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  • Selecting The Correct Distributor Gear

    The distributor gear is one of the smallest components in the engine, but also one of the most important. Spark timing is driven off of the distributor gear, and in most cases the oil pump is driven by it as well. The distributor gear is located at the bottom of the distributor shaft and engages with a gear on the camshaft. Selection of the proper distributor gear for your cam application is crucial to optimum engine performance and longevity.

    The four most common types of distributor gears are composite, bronze, cast iron and hardened steel. Composite distributor gears are manufactured from a super-strong polymer that both increases durability and is the lightest in weight. COMP Cams® Composite Distributor Gears are tested and available in several shaft diameters for popular street and race applications. Meanwhile, bronze distributor gears are made from extruded aluminum



    Composite Gear




    Bronze Gear

    bronze with 5 percent nickel added. These gears conform well to the mating camshaft and will not damage the cam gear. They also feature a strong tooth design that resists wear. Next, cast iron gears are developed in a manner which solidifies the outer layer, while leaving the core molten iron. Since cast iron contains two percent carbon, these gears work well with cam gears made from the same material. Finally, hardened steel distributor gears are most often used in mass production by original equipment manufacturers. Steel is the hardest of all the distributor gears and designed for the longer life of a mild factory engine.

    Correctly matching your distributor gear to the type of camshaft in your application is one of the most critical steps when building an engine. Both camshaft type and material affect the type of distributor gear you need. Selecting the improper gear can lead to premature gear wear, possible camshaft wear, voiding your camshaft warranty, and ultimately, engine failure.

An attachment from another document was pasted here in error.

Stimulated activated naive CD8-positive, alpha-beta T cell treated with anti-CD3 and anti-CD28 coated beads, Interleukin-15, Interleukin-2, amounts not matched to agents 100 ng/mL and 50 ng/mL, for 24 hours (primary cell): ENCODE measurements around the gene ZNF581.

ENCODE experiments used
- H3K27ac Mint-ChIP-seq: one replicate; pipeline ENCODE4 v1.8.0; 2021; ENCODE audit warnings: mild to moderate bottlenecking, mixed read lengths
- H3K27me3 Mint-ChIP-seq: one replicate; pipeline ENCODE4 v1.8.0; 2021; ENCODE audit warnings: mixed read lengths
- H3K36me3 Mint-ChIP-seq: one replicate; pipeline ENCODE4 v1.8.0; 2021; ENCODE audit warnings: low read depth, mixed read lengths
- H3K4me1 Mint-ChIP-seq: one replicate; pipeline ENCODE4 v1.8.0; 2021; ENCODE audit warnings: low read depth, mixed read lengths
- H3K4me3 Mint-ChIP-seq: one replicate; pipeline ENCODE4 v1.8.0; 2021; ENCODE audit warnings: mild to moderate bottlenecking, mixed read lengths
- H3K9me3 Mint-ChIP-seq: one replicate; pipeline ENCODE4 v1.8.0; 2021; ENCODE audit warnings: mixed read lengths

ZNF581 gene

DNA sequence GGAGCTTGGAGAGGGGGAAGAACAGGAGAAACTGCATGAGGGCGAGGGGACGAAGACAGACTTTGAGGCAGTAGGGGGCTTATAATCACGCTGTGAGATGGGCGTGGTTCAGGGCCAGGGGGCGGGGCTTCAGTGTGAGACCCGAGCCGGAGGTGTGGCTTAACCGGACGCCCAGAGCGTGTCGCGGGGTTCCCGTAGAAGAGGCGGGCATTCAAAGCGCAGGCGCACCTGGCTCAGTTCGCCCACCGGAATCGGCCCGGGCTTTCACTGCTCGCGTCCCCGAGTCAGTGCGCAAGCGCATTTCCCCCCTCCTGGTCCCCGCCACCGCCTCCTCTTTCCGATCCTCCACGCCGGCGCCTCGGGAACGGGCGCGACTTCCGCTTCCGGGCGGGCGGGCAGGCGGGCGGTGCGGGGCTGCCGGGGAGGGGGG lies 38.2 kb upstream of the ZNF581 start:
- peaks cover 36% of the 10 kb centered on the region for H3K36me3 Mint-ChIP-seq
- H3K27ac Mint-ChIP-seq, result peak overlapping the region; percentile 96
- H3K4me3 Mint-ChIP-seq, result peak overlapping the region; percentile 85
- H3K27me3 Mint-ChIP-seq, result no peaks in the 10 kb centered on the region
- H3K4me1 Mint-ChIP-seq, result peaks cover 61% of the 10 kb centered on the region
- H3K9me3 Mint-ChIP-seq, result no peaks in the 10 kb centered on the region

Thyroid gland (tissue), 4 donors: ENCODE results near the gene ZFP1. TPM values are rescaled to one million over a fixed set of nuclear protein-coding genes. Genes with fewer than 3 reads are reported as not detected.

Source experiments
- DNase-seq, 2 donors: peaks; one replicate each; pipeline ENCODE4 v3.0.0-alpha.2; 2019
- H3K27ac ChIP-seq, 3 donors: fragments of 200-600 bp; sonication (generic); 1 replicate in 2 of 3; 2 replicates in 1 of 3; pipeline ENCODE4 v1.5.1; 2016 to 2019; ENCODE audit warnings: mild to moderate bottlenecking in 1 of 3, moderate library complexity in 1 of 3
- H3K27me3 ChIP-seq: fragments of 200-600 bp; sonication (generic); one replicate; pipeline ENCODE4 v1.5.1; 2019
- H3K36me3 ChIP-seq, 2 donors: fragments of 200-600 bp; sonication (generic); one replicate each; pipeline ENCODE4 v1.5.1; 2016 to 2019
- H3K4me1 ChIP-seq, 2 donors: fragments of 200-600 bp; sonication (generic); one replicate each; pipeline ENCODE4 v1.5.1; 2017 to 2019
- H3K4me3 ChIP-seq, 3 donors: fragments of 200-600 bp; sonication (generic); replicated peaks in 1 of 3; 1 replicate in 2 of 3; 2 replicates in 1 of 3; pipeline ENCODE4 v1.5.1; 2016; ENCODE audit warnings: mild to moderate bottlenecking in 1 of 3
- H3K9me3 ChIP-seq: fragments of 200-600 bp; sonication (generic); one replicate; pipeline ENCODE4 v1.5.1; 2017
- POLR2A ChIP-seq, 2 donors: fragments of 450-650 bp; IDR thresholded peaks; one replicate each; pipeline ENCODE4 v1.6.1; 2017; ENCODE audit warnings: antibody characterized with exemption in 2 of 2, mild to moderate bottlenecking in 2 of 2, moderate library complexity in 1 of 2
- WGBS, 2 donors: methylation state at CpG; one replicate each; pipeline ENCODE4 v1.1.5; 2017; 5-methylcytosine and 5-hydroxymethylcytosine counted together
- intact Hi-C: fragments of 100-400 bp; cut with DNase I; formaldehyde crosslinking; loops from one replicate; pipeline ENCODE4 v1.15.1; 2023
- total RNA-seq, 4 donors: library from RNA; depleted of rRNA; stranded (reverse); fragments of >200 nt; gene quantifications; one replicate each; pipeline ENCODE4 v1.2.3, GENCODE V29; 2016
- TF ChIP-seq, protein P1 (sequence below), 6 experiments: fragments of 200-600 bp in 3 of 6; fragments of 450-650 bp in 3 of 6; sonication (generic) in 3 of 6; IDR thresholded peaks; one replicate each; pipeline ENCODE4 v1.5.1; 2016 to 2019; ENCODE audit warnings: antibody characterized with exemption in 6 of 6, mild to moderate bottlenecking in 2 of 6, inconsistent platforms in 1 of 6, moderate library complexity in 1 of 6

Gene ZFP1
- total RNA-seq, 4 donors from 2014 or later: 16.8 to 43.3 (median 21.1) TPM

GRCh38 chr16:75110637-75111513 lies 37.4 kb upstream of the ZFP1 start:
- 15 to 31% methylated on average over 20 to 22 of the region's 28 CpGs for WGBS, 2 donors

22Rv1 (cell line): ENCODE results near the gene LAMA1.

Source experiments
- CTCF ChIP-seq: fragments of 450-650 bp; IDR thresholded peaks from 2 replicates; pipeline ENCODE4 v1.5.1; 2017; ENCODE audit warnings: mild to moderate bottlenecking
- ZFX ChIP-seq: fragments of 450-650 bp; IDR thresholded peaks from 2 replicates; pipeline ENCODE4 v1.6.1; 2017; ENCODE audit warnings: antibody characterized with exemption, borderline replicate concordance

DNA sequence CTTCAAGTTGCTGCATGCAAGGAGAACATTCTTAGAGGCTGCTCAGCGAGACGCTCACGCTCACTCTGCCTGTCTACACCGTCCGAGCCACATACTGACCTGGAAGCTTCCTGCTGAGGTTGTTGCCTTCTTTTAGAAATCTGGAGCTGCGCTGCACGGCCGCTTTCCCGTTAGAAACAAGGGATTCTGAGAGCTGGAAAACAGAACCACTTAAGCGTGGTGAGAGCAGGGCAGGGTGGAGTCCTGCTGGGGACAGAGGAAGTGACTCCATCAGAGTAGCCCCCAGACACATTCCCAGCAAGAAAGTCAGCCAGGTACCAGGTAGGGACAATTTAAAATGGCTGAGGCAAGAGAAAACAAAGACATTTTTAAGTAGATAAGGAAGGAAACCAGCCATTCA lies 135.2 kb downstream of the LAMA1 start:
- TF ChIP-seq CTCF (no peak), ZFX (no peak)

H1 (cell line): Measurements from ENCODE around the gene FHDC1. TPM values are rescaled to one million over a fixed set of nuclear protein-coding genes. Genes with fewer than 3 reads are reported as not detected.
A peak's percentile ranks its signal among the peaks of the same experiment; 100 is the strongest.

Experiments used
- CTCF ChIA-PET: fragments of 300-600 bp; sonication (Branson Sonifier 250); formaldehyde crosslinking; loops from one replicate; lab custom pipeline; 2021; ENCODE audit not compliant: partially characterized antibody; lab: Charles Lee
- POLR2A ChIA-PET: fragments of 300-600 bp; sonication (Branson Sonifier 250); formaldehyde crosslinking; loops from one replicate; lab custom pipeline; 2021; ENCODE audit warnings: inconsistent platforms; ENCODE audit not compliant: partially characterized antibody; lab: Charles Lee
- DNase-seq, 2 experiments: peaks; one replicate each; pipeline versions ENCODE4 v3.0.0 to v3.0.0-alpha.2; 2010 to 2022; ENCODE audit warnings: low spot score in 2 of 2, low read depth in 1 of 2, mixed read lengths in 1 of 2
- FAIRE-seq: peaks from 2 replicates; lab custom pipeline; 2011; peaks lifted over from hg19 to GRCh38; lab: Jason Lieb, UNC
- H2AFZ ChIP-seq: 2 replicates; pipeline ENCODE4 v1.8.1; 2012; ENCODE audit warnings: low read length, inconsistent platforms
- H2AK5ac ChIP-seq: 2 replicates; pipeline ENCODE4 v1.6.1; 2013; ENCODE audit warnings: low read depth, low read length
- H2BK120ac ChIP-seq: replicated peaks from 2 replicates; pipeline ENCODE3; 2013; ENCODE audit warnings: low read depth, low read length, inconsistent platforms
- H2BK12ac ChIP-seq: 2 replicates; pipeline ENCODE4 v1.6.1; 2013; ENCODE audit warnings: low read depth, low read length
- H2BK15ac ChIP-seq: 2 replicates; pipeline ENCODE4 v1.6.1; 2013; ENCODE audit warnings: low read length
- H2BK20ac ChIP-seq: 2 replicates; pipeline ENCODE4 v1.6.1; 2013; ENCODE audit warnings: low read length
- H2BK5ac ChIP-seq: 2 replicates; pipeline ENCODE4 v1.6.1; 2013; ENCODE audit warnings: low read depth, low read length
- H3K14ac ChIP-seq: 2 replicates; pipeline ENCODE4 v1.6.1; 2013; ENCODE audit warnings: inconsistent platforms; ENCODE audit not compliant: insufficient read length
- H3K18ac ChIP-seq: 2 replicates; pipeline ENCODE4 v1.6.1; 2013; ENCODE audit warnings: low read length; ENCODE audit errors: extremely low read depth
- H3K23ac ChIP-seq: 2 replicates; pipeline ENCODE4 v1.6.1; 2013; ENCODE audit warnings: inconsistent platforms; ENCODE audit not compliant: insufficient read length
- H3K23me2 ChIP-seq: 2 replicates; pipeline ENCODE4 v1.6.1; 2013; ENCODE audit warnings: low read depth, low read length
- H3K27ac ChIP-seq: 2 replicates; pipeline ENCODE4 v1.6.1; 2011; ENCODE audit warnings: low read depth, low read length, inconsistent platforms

Cast Iron Gear

    Ideally, your distributor gear will be softer than your cam gear. This allows for proper mating and prevents excessive wear on the cam gear. Most cams come with multiple distributor gear options, however, it is of utmost importance to know your cam type prior to making a selection.

    Cast iron and composite gears are suited for hydraulic and solid flat tappet cams, while hardened steel and composite gears mesh with austempered ductile iron hydraulic and solid roller cams, or those camshafts that have been nitrided. Finally, either bronze or composite distributor gears are your options if your camshaft is a billet steel hydraulic or solid roller. When used with a steel camshaft, the composite distributor gear has increased durability of 300 percent over a bronze gear.


    Steel Gear
    Whenever possible, COMP Cams® recommends the use of a composite gear, as it conforms well to the mating cam gear and is compatible with any camshaft gear material. These are the most common distributor gear types and pairings, but if you have a unique application or specific concerns, please contact COMP Cams® to make sure you are utilizing the right components.


    Improper gear selection can lead to failure

    There are several trouble areas that may arise due to improper distributor gear selection. First of all, it is imperative that shimming heights are correct, meaning it is critical for the distributor gear to be centered to mesh properly with the cam gear. If this is not done, a process called “knife-edging” will occur. Next, the use of a high volume oil pump can wreak havoc with all types of distributor gears, due to the increased resistance of rotating these types of oil pumps. Small Block Fords have historically been one of the toughest applications in which to make a gear “live” due to engine oiling design. They also have the smallest distributor gear in the industry, and the oil splash may not be sufficient. Finally, if you are replacing a camshaft, it is also necessary to match it with a new distributor gear. The old gear will be mated to the original camshaft and will not work properly with the new cam application.

    This is just an overview of how to select a distributor gear that will match your specific camshaft. COMP Cams® techs will want to know the type of cam application in your vehicle, as well as how the vehicle will be utilized. For assistance in selecting the proper distributor gear, call the COMP Cams® Help Line a 1.800.999.0853 or visit www.compcams.com